03-10-2008 12:48 PM | News
25th August 2008 - Maps showing cases of Bluetongue serotype 8 (denoted by dark red dots) in FranceThe message ’Don’t wait. Vaccinate’ is becoming more imperative than ever in light of the latest news regarding the dramatic spread of the disease throughout the French farming community. In spring 2007, as with the current situation in the UK, France was exposed to only a few isolated cases of Bluetongue serotype 8. Since then, the numbers have rapidly increased and at the time of going to press, latest reported cases were as high as 15,107.
31st July 2008 - Maps showing cases of Bluetongue serotype 8 (denoted by dark red dots) in FranceMaps showing cases of Bluetongue serotype 8 (denoted by dark red dots) in France, courtesy of Groupemenent de Défense Sanitaire du Cher.
"We should all sit up and take note of the French experience and take immediate action to prevent the UK farming industry suffering the same fate" advises Brian Rice, Veterinary Manager for Merial Animal Health Ltd. "Only a relatively small proportion of animals were vaccinated against BTV8 at the beginning of the summer. By having such a high volume of unprotected animals, it is clear to see how this disease has taken hold and spread throughout the livestock. It is now up to UK farmers to take control and prevent this happening in the UK by protecting their stock through vaccination.
To date, approximately 30 infected animals have been imported to the UK from areas of the continent. These imported animals were tested positive for the virus on arrival in Devon, North Wales, Somerset, County Durham, East Sussex, Dorset, Worcestershire and Hertfordshire. Now that the whole of England and Wales is within the protection zone, there are no restrictions on animal movements within this greater European Bluetongue 8 protection zone. This free trade in animals from areas where Bluetongue 8 is known to be circulating emphasizes the importance of vaccinating in England & Wales because animals imported from these areas may be carrying the virus. Although known infected animals are quarantined, they clearly have the potential to pass the virus on to previously ’clean’ midges. Current mild weather this autumn is ideal for the biting midges that spread the Bluetongue virus.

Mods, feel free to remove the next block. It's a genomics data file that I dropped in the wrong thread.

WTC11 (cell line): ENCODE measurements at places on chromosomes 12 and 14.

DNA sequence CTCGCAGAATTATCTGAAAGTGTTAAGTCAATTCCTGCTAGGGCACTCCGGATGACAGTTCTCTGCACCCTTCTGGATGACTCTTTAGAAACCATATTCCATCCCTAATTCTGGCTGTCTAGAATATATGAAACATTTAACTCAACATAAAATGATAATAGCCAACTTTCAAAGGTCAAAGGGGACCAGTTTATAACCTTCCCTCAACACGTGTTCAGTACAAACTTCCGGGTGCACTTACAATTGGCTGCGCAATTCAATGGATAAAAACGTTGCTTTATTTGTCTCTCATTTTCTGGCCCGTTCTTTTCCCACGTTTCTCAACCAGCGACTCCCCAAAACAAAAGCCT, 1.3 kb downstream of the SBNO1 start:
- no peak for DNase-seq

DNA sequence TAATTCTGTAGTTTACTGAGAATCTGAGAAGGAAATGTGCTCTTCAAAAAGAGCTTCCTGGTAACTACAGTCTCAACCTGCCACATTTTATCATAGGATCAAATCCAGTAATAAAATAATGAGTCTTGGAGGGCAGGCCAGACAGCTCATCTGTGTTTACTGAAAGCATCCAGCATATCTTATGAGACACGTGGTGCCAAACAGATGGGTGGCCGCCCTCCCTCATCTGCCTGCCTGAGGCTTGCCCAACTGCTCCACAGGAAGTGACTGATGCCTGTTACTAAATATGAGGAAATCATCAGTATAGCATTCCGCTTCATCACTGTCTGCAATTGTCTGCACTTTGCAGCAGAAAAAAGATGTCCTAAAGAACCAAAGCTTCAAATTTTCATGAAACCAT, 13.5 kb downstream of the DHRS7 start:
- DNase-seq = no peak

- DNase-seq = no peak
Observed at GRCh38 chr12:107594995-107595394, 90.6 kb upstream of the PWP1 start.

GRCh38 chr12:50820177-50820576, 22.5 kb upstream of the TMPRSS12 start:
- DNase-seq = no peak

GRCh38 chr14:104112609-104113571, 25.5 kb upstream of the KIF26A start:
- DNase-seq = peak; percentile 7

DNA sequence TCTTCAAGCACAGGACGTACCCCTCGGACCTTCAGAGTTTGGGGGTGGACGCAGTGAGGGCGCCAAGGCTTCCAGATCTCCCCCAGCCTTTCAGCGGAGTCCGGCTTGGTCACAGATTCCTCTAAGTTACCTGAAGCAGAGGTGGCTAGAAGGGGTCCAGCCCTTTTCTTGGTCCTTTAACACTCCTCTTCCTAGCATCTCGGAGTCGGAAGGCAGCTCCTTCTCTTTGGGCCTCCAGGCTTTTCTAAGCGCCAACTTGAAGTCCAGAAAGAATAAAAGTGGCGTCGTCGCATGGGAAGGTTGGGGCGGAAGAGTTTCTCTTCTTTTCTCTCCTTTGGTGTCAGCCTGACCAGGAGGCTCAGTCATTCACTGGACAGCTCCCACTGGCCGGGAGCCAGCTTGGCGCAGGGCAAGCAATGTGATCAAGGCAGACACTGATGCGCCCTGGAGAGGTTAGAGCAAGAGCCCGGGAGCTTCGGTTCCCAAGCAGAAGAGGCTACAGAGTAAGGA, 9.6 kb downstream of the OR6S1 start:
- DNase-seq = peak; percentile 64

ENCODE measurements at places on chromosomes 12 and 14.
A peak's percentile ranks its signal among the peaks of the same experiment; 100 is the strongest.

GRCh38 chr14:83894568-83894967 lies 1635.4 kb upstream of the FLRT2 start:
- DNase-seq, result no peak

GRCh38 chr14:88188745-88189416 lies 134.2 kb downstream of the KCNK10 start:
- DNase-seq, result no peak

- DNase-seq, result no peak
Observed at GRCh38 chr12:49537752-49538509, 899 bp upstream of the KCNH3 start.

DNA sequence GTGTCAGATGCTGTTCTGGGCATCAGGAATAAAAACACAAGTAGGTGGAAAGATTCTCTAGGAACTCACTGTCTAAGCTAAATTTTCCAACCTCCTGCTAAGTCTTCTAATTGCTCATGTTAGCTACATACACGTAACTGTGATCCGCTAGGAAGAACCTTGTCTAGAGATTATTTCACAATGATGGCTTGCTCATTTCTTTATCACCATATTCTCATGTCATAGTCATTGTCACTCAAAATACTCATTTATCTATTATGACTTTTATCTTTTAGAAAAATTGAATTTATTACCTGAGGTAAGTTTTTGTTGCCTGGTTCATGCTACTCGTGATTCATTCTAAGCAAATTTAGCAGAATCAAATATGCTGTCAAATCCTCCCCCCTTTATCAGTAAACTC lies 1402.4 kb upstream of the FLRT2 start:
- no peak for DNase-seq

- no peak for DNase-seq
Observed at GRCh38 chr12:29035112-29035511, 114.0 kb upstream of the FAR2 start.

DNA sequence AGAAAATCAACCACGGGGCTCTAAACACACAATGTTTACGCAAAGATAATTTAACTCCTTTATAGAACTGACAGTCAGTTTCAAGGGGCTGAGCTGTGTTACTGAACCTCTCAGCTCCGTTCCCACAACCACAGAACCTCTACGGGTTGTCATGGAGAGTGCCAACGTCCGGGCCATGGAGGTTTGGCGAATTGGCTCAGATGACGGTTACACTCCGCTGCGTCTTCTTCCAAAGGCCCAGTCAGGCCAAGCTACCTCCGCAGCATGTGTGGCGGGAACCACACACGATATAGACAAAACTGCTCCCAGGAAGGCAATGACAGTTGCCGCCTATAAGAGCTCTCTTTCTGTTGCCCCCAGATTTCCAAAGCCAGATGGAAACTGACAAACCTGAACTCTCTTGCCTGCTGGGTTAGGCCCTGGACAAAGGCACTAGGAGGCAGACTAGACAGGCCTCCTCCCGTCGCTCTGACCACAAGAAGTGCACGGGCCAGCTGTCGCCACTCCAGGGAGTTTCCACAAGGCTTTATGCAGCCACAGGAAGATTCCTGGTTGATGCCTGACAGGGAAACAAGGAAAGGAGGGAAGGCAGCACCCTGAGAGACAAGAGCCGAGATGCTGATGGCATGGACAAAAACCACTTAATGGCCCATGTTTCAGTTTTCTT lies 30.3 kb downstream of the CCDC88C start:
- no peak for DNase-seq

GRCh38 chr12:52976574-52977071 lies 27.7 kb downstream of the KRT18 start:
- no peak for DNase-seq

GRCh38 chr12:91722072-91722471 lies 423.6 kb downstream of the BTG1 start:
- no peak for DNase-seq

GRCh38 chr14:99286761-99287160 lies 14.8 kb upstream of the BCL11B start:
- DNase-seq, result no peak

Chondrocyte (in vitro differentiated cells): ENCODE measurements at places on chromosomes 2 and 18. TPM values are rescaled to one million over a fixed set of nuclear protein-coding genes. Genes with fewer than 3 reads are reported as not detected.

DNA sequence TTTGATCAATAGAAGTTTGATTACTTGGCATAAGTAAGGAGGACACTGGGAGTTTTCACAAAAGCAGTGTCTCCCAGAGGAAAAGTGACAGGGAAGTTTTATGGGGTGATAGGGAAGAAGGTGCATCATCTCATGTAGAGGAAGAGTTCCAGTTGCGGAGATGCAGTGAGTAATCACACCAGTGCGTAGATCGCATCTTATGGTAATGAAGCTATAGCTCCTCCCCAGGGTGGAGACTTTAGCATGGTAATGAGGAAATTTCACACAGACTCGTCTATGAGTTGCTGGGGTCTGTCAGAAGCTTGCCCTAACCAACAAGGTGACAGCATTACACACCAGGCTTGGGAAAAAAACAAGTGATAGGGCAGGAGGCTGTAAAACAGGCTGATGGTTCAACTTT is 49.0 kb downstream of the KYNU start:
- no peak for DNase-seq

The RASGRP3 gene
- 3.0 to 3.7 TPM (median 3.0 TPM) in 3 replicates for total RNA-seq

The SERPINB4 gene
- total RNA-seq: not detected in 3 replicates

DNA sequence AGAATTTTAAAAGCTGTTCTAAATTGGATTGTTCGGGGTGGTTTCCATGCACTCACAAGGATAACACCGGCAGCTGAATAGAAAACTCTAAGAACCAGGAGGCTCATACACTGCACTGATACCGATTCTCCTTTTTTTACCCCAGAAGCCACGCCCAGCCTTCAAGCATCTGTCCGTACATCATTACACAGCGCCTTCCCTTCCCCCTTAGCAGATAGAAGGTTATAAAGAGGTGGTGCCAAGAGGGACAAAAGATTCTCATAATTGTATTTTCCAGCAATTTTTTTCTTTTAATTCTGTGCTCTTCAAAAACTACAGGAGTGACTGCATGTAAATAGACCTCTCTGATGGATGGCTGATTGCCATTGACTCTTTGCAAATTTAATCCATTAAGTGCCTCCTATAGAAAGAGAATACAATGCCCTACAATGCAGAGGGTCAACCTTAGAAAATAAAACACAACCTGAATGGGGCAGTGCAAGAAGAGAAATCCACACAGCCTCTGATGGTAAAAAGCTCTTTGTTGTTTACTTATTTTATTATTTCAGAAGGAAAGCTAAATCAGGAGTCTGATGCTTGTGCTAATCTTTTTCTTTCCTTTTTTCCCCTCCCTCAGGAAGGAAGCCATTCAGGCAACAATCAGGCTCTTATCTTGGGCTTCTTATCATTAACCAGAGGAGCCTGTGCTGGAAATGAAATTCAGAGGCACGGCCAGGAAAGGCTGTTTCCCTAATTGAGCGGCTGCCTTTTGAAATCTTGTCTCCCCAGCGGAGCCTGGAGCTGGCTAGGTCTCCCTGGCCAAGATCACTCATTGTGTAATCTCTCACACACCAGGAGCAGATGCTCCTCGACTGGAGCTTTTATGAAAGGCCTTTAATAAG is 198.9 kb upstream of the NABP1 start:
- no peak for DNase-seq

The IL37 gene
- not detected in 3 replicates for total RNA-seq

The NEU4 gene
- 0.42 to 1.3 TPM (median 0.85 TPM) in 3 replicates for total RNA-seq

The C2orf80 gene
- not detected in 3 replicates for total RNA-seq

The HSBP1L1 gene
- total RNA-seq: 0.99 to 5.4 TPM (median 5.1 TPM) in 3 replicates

"Drawing from the French experience, it is not just a case of deciding to vaccinate, timing is equally important. Says Mr Rice, "as with all vaccines, it takes time to reach full immunity following vaccination. With BTVPUR AlSap 8 it takes 21 days after completion of vaccination for cattle & sheep to achieve full immunity."
Bluetongue can cause severe, debilitating illness in ruminants such as sheep and cattle. The animal welfare considerations alone are distressing, but farmers also face associated costs including: disposing of mortalities, stock replacement, reduced fertility and other potential production losses due to the disease itself, veterinary costs and time to nurse sick animals.
"Vaccination is currently the only reliable insurance tool farmers have to protect against Bluetongue"
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